Alice in Wonderland

Adapted by Tim Kane from Alice's Adventures in Wonderland by Lewis Carroll
Little Angel Theatre

Alice in Wonderland production photo

Alice in Wonderland ushers in the Little Angel Theatre's fiftieth year. Half a century of delivering puppet theatre, promoting the craft and nurturing the skills is no mean feat, and not least because Little Angel achieves so much without public revenue funding. Waiting for Alice to start I found myself in reflective mood and finding a touching, if insignificant, parallel: that for fifty years small children have been coming to this petite theatre space to be transported into new and entrancing worlds and here they have come to see the timeless story of a little girl who herself falls into a weird and magical wonderland.

This show is beautifully designed by Peter O'Rourke who also directs, and who is no stranger to the Little Angel having been the designer and director behind the delightful The Giraffe and The Pelly and Me. This show has also been adapted from the novel by Tim Kane, who did The Giraffe, and although in the interval I overheard an adult say that liberties had been taken with a classic text, I for one didn't mind the looseness of the interpretation at all. I have never taken to petulant Alice and apart from the obvious staging difficulties of rivers of tears and a massive character list, there is only so much nonsense that you can take in a single story if, like me, you have remained curiously resistant to the charms of Lewis Carroll's work.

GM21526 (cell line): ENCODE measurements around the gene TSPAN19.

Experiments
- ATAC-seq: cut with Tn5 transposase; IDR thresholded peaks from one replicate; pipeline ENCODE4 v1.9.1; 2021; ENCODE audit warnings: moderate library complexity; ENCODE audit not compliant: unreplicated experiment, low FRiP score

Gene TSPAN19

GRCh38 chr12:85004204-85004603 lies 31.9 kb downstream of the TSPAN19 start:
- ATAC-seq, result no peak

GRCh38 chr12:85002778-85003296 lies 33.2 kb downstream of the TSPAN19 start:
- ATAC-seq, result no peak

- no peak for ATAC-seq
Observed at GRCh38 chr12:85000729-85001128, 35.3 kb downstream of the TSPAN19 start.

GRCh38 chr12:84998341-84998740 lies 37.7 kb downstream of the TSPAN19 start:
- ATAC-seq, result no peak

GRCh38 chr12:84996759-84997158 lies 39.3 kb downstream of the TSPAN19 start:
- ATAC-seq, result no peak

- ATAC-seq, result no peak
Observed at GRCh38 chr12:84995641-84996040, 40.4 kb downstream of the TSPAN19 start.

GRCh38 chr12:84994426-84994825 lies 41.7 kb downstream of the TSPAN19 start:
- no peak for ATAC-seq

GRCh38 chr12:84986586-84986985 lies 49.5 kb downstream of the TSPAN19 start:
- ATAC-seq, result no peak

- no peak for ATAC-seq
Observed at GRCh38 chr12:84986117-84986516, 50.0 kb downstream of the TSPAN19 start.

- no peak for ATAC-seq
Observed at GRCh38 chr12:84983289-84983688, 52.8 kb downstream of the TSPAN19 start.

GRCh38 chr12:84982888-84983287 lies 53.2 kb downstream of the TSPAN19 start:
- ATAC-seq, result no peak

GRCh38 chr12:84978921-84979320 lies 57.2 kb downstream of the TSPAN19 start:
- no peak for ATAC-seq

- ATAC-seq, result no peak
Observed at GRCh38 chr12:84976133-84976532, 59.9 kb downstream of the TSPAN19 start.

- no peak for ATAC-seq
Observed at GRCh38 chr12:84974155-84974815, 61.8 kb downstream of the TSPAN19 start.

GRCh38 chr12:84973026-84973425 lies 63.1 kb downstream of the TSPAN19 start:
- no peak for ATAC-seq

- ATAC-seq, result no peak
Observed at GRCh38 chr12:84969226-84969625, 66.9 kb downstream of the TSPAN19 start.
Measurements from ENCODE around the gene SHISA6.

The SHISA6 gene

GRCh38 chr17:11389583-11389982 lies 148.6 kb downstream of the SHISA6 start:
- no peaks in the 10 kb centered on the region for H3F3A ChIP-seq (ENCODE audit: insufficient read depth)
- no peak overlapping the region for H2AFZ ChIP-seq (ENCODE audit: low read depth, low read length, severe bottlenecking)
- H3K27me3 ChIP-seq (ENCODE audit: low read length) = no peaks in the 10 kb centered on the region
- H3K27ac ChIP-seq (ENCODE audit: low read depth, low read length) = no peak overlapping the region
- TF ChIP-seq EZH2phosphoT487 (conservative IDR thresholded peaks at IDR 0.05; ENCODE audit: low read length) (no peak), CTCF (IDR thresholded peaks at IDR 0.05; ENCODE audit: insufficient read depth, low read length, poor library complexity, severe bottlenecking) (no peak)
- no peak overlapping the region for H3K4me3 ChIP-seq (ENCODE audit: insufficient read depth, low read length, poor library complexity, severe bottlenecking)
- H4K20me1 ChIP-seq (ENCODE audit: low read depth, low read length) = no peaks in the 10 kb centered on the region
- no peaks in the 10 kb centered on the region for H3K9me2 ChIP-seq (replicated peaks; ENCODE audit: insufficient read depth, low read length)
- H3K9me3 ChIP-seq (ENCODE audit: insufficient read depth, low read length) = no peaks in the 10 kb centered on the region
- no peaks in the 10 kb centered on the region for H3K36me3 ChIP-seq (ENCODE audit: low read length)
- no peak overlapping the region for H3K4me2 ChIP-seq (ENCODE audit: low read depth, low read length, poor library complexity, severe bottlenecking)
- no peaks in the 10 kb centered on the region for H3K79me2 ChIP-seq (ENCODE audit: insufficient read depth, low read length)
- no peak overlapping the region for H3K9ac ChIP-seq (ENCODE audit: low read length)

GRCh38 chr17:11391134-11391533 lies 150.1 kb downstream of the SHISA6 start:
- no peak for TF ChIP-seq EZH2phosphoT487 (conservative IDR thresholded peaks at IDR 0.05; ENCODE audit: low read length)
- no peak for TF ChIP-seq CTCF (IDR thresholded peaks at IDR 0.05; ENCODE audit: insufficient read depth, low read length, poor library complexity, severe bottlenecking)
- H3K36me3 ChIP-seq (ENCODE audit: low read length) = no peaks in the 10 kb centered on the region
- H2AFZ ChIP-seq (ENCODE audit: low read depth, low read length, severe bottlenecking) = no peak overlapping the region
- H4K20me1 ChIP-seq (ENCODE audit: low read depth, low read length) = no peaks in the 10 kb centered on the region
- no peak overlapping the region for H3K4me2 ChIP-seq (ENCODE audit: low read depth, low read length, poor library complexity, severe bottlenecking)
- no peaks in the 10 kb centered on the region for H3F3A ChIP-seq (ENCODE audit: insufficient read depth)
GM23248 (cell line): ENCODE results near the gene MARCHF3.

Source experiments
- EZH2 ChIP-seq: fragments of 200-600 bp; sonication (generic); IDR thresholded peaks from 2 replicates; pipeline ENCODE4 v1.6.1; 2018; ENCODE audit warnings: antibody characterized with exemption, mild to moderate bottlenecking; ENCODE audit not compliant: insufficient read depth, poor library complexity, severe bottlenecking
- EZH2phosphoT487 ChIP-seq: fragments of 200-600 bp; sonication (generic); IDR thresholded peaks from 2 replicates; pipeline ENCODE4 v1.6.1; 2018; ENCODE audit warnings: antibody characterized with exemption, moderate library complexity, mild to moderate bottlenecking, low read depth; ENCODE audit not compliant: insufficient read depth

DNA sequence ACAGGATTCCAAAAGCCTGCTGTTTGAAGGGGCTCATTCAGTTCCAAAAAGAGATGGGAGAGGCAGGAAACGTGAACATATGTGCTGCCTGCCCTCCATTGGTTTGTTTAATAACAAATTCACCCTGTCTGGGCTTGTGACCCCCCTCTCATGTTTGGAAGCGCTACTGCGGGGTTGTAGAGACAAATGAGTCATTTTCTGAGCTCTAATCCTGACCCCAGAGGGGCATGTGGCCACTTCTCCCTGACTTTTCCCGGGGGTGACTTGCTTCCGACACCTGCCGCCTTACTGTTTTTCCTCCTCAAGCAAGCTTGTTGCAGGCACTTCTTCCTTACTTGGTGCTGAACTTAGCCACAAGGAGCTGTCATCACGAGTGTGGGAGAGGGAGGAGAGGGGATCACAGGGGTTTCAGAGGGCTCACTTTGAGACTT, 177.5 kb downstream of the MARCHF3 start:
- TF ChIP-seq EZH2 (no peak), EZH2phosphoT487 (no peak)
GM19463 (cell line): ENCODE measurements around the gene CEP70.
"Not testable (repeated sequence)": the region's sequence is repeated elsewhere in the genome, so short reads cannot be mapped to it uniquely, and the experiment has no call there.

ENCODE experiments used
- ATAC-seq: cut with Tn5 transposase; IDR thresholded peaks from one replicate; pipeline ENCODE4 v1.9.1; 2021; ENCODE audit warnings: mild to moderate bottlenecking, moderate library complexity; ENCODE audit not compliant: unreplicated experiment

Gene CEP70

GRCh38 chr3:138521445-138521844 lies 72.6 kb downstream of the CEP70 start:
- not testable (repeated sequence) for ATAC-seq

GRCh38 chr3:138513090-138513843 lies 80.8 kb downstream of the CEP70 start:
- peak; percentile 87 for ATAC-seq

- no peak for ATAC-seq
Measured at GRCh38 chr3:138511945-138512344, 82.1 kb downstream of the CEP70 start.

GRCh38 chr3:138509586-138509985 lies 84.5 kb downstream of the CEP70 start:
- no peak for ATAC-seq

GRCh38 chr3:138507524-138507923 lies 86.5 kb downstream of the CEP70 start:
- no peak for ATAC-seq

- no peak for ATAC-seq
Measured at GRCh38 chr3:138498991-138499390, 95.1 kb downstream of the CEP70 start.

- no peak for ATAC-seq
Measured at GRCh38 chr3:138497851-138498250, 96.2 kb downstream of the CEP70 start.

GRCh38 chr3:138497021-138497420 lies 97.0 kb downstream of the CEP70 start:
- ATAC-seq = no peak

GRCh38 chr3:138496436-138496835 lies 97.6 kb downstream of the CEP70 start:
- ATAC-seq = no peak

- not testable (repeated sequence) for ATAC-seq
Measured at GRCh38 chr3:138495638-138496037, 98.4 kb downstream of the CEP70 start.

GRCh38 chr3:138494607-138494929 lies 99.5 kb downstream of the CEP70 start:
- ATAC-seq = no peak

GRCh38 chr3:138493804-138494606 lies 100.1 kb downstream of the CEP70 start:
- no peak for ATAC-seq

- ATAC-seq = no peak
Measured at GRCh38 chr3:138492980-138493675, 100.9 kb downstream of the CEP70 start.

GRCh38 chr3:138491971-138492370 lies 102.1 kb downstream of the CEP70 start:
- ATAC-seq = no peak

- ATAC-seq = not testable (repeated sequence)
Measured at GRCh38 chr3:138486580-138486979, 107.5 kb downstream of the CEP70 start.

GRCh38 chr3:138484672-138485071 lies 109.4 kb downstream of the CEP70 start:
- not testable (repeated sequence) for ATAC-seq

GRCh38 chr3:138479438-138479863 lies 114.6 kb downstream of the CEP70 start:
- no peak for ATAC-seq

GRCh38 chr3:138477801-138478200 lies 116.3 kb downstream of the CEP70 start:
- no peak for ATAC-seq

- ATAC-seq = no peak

My nine year old daughter who accompanied me may have inherited the so-to-speak 'no nonsense' gene as she rued the absence of a coherent storyline and said that the show needed a narrator. She gave it a scathingly low mark out of ten which I could understand but I found much redemption in other features. To start with the excellent music and lyrics by Ben Glasstone. The Cheshire Cat gets a terrific song about how mad everybody and everything is with a fabulous line about "all stations to Barking", and there is also a memorable singing Key, music to a ballet of dancing houses and the Drink Me bottle's rapping jingle.

Of the puppets the outstanding best is the Cheshire Cat (with a wonderful characterisation from Mandy Travis as well) but a lot of thoughtful design has gone into all of them, and skilful puppeteers Michael Fowkes, Seonaid Goody, Jonathan Storey and Mandy Travis work their magic with each. The more surreal transformations of Alice from tiny to giant-sized are accommodated by a mix of differently designed rod puppets and shadow work with the puppeteers themselves being silhouetted, a collection of techniques that wouldn't necessarily work well together in any setting but, in weird wonderland, doesn't jar and is very effective.

Those who remember the original story with tenderness will enjoy the visual creativity of the fantasy world even if they will not always recognise it, and most of the familiar characters are present and all carefully created. For the young it will not matter a jot that there is no Dodo or more importantly that it's not very rational - they will love the songs, the sprightly delivery and the visual inventiveness. It's not just Alice that goes to wonderland at the Little Angel.

"Alice in Wonderland" runs until 30 January 2011. No under fives admitted to any performance; for younger audiences of two to five years old "Hold on Mr Rabbit!" plays from 8 December to 30 January. See for full details.

Reviewer: Sandra Giorgetti

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